The survey also showed that temporary worker/contractor billings increased in every region as employers turned to casual staff, contractors and freelance employees to meet demand instead of making permanent hires. Many are predicting that this trend will continue.
Contracting/freelancing is now seen as a viable career option and many people are taking the decision, whether proactively, or as a reaction to being made redundant, to work for themselves. In 2015 15% of the UK labour force was registered as working for themselves, which is a huge increase on a decade before.
Whilst this is set to be the trend, moving away from the comfort of permanent employment to an uncertain role, does often bring a considerable feeling of loss for the individual, even if the choice to make the change has been proactive. As Professor Cary Cooper, president of the CIPD says “the transitional stress is high.”
This is because an affiliation to a particular organisation or business, according to careers expert Professor Herminia of INSEAD, is a big source of identity for the vast majority of individuals. Herminia argues that this affiliation not only gives people their sense of identify but even their status within society. In effect she states that people are defined by their role within an organisation, and they are comfortable to be so.
In many cases, where someone’s role and career is central to their life, the move to become a freelancer, and thus losing the very job that defines them, can hit them hard. This is because the organisation someone has been a part of, allows us to be affiliated to something within a group of people with whom we bond. Leaving these people to work for ourselves can simulate feelings associated with bereavement.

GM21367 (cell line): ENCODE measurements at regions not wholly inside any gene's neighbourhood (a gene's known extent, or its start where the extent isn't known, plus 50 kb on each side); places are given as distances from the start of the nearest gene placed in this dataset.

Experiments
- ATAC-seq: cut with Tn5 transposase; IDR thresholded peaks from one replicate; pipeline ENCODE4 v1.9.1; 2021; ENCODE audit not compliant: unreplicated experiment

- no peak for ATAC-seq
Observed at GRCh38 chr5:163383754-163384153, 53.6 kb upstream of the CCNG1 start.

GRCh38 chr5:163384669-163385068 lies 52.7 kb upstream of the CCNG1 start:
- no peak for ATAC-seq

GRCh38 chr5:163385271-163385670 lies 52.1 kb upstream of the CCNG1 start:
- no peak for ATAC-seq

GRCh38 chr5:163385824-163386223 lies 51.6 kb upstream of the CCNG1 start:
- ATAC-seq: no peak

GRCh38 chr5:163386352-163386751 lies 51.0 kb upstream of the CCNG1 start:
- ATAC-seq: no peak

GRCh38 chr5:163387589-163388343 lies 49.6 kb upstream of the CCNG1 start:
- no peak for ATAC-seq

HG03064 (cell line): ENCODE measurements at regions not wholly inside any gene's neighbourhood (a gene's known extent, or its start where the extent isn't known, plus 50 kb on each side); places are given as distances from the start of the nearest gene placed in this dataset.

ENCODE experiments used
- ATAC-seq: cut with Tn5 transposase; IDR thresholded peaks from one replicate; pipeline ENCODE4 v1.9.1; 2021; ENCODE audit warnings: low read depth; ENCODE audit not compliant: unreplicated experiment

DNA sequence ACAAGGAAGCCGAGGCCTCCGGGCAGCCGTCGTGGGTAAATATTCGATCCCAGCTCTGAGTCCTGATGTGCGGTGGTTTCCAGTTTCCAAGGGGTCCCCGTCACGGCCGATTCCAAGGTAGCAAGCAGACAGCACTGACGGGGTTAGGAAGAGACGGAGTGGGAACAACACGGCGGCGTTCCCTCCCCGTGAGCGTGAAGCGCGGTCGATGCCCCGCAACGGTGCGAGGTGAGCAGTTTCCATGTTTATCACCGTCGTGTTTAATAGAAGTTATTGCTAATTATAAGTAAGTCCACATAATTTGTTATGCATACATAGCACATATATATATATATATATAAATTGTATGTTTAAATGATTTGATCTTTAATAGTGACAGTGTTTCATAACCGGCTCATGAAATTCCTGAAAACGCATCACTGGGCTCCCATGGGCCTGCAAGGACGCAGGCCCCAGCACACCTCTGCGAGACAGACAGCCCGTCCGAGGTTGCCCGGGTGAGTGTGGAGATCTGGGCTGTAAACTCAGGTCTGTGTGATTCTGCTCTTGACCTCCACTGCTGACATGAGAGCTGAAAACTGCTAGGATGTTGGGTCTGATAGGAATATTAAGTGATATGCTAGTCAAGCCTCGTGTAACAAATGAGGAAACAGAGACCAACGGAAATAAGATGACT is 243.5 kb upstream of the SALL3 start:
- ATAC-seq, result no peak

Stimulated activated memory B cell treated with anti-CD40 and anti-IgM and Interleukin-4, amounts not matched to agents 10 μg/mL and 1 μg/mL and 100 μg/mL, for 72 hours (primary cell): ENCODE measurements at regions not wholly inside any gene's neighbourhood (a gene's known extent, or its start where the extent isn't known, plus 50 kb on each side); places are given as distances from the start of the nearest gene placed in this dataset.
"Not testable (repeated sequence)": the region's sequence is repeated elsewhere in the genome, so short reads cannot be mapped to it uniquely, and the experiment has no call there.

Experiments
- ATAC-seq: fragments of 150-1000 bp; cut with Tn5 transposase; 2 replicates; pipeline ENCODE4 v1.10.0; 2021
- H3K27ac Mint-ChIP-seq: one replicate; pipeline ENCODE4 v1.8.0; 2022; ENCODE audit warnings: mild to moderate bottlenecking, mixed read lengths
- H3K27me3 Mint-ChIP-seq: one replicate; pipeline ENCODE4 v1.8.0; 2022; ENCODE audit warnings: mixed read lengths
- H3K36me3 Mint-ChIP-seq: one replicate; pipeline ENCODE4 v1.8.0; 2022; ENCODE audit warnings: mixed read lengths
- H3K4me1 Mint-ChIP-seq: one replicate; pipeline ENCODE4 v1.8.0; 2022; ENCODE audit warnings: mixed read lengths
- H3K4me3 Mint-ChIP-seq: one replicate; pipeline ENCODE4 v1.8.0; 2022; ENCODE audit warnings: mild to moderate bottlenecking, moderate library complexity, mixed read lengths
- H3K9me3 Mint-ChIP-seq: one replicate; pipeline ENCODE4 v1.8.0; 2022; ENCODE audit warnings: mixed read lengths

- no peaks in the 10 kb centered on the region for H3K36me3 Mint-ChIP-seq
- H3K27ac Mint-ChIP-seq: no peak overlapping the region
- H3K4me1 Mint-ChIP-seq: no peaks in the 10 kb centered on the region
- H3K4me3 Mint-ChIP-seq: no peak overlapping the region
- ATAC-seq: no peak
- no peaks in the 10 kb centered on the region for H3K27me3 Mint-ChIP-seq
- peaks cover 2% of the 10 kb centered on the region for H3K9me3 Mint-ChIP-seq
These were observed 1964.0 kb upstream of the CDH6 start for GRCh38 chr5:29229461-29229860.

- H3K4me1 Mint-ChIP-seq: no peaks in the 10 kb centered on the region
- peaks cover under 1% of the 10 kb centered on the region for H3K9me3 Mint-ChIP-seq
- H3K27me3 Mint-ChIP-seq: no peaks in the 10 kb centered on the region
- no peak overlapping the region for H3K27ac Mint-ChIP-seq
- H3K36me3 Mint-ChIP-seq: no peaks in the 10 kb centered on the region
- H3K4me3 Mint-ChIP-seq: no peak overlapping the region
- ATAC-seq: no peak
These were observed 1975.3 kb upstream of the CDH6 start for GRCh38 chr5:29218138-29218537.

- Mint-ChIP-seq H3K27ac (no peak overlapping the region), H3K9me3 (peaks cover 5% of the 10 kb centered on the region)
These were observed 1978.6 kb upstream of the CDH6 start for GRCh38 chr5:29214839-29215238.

There are a number of things you can do to ensure that you make a success of freelancing from a transitional point of view and to limit the emotional stress of such a move:
- Seek a new social identity. Volunteer or engage in a new club/activity/interest. Basically do something different that focuses purely on your social needs and which gives you identify outside of work.
- Create your own work culture. This could be by taking on some shared office space, joining networking groups or maintaining a community of freelancing contacts.
- Change the way you structure your day. Do not follow the structure you had when you worked for an employer. Change things such as the times you work, the order you do things and your general approach. Do not try to emulate, but instead create something different.
- Define the narrative around your freelancing role. Understand how you will describe it to people when you meet them (including why you left) so that you have a clear identity.
- Try to take on work that uses a mixture of what you know and did with your previous employer, whilst dipping into new and different sectors. This will allow you to both create a new identity but also carry your previous identity with you into something fresh.
- Access support. If you are turning to freelancing because you are being made redundant, make use of any outplacement support services your employer may offer you. Your career coach will be able to work through the practicalities of freelancing, but more importantly help address issues of identity and loss.
The trend for people becoming freelancers and contractors seems set to increase, yet many who do so often feel a significant loss of their identity. This can perhaps be one of the hardest issues to address in the transition away from permanent employment and one which, if not resolved, can impact success. By being aware of the challenge and meeting it head on, freelancers and contractors can make a success of their self-employed role and create a new identity, every bit as strong as their previous one.